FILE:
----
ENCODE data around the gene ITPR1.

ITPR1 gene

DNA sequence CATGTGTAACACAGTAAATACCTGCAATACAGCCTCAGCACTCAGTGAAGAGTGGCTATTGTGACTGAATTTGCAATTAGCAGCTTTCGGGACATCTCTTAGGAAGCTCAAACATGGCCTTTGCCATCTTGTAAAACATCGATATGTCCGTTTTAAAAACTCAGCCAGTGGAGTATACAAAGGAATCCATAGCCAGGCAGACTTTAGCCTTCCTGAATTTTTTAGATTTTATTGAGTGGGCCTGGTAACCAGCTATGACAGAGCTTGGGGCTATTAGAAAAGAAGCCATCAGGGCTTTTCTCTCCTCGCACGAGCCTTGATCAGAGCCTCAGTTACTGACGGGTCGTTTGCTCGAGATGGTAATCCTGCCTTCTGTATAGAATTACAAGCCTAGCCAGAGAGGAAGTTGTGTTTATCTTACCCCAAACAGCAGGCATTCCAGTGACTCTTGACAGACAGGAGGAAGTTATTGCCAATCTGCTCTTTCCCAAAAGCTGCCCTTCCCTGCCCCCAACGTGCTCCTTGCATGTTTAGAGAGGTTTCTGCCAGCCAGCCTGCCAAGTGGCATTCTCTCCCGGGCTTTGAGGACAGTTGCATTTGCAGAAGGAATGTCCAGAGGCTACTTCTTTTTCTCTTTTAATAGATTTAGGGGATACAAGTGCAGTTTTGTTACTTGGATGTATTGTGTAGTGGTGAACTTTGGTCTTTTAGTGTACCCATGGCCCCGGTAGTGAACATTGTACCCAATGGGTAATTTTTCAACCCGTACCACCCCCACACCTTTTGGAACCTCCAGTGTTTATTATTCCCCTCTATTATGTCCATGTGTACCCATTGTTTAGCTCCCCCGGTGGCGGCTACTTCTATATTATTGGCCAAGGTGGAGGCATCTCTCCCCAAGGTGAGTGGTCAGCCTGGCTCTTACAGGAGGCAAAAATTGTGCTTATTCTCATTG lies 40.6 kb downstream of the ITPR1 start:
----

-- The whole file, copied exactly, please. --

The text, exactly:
ENCODE data around the gene ITPR1.

ITPR1 gene

DNA sequence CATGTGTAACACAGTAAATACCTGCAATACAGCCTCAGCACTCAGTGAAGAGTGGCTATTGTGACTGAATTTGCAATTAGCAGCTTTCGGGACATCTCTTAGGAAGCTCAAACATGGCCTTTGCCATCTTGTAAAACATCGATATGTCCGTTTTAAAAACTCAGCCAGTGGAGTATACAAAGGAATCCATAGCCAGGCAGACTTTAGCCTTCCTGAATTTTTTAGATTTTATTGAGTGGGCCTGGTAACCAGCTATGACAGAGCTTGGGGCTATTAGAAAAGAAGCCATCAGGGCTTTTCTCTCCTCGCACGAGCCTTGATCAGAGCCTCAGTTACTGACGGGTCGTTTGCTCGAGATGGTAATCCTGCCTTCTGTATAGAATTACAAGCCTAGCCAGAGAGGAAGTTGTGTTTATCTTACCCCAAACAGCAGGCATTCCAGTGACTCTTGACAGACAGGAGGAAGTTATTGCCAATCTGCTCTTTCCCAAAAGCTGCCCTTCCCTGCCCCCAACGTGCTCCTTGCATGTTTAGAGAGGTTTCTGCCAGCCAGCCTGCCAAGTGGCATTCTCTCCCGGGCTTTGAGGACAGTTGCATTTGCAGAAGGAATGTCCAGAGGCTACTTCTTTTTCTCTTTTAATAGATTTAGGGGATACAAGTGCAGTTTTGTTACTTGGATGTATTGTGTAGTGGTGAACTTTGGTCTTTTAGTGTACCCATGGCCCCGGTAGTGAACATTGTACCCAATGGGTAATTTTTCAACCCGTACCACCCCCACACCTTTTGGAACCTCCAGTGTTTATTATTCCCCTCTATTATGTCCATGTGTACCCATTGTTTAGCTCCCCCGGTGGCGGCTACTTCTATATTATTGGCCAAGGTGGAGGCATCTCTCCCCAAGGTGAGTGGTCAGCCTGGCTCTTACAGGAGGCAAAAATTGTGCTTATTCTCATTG lies 40.6 kb downstream of the ITPR1 start: